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Cat, owner happy with home's new look

At 60, a house keeps the best of the old as it makes a transition

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Contractor Tony Teunis with a sketch of the final kitchen design.

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Contractor Tony Teunis with a sketch of the final kitchen design.

Taz the cat is preparing to move into his Oak Street reno by selecting the purr-fect spot for his new litter box and feed bowl while his owner scours the city for transitional furniture to span a 60-year gap between her house and today's homes.

"My bungalow was constructed in the mid-20th century, so I want to find some pieces that will flatter the new open concept, while at the same time not clash with some antiques that I want to keep," said Diana.

Since the renovation was last viewed at the beginning of August, much progress has taken place.

The interior walls have been painted taupe, a reversal of an earlier decision to go with a pale-yellow base and light-sage accent.

Contractor Tony Teunis of All Canadian Renovations Ltd. said taupe was finally chosen because it is a neutral colour that will not clash with transitional furniture or accessory styles, and it adds warmth to the overall design.

Teunis said his client is particularly enamoured of the cork flooring recently laid in the kitchen, featuring black inlay in the form of a stylized star and frame.

"The original plan was to use black and white tiles in the kitchen, but I felt they would conflict with the oak floors in the dining/living areas," said Diana, noting the cork is a neutral brown, the black inlay preventing it from being completely bland.

Her cabinets by Kitchen Craft are white thermofoil with soft-close hinges, designed with lots of nooks for storing pots, pans and electric appliances.

The black-granite countertops with flecks of copper will be offset by a backsplash consisting of clear sheets of tempered-glass, allowing the dark-brown feature walls behind the sink to show through.

The original design called for a red backsplash, but Diana said she felt the contrast between the white cabinets and black countertops was sufficient without adding another strong colour to the mix.

"I've been struggling with the concept of going ultra-modern versus transitional. I think the fact that I've toned down some of the first design suggestions indicates that I'll end up with a transitional look," she said.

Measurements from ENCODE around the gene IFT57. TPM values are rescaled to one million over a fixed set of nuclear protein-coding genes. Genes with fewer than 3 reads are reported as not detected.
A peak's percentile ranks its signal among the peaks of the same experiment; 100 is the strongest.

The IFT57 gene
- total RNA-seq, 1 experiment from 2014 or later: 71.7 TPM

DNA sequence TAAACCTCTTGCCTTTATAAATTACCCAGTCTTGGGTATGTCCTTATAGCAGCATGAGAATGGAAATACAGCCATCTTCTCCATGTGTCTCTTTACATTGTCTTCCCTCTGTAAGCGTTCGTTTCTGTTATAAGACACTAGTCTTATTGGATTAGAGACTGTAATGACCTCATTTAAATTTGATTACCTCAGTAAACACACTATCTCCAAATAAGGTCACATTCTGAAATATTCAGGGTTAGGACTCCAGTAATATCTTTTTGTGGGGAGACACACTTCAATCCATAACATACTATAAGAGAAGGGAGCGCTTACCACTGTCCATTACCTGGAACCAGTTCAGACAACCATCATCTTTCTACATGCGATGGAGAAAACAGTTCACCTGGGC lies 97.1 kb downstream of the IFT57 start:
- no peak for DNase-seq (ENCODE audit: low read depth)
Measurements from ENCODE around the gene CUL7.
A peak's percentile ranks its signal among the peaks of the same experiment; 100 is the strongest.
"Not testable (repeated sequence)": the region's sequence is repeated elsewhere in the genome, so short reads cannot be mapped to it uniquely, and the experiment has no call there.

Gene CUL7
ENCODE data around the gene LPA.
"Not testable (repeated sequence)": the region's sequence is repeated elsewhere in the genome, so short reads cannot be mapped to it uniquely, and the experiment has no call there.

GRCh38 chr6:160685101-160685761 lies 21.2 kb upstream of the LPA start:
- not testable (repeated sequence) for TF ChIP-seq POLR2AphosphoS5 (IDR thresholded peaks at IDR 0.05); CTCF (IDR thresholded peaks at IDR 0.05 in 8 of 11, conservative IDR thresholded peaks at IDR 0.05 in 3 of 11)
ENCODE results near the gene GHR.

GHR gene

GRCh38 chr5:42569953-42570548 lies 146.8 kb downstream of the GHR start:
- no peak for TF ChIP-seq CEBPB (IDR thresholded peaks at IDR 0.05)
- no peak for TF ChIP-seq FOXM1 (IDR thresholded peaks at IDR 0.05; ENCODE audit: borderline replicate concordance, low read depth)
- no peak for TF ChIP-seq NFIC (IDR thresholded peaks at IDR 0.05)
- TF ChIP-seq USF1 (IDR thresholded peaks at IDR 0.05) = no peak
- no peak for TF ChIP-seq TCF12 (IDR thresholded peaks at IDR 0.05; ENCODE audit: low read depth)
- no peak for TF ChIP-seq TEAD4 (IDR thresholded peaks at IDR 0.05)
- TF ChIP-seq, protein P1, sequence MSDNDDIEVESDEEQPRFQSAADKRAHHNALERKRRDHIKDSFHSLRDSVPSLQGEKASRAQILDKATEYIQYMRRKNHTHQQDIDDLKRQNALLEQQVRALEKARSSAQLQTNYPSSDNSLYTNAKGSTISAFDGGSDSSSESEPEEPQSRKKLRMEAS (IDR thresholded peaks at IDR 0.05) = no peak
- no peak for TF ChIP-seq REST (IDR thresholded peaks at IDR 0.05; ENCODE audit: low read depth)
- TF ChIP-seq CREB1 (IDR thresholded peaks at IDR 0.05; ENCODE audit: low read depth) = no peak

A box-out that was added to the kitchen to gain some extra space contains the main sink as well as a garburator and a slide-out rack that holds a refuse bag.

Mitch Dupont of Dupont Plastering recently gave the exterior of the box-out a coat of plaster, which will be followed by brush-thrown stucco to match the rest of the house.

The installation of wide baseboards reminiscent of 1950s architecture is nearly finished, as is the moulding around doors and windows.

"All the trim, including the baseboards, will be painted white in keeping with the cabinets in the kitchen," said Teunis, adding pot-light covers still need to be installed, otherwise the home's updated 200-amp electrical system is ready to go.

One of the final touches will be to replace the front door with something with a newer design. The current entrance has a screened, aluminum exterior door and a secondary door with a diamond-shaped window, evocative of Happy Days.

The red oak floors through most of the house were refurbished by Jeff Wood of A Wood Floor by feathering in areas where walls had been torn out, removing glue from places where wall-to-wall carpet was laid over the oak, and sanding down and filling the wood in preparation for staining and final finishing.

"I cross-cut with 50-grit and worked down to 120-grit, running with the grain, before I filled the wood and gave it another light sanding to get it ready for staining and finishing," Wood said.

He said the owner chose the stain's colour, a cherry hue that intensified the red tints in the oak.

The final finish was three coats of oil-based urethane, which Wood prefers, as it intensifies the beauty of the wood's figure compared to water-based products that tend to dull the highlights.

"Most of my business is renovations, so I have a lot of experience rejuvenating old floors," said Wood, adding that refinished floors have a lustre that can't be replicated by pre-finished, modern products that sell for $12 per square foot or more.

As for Diana and her cat Taz, the wait to have the reno completed has been worth it.

"I believe that I will end up with exactly the type of transitional renovation that I envisioned at the beginning of the project," said Diana, adding she continues to be on the lookout for appropriate furniture. Taz has indicated a predilection for products from Pet Village.

Republished from the Winnipeg Free Press print edition September 28, 2013 F10

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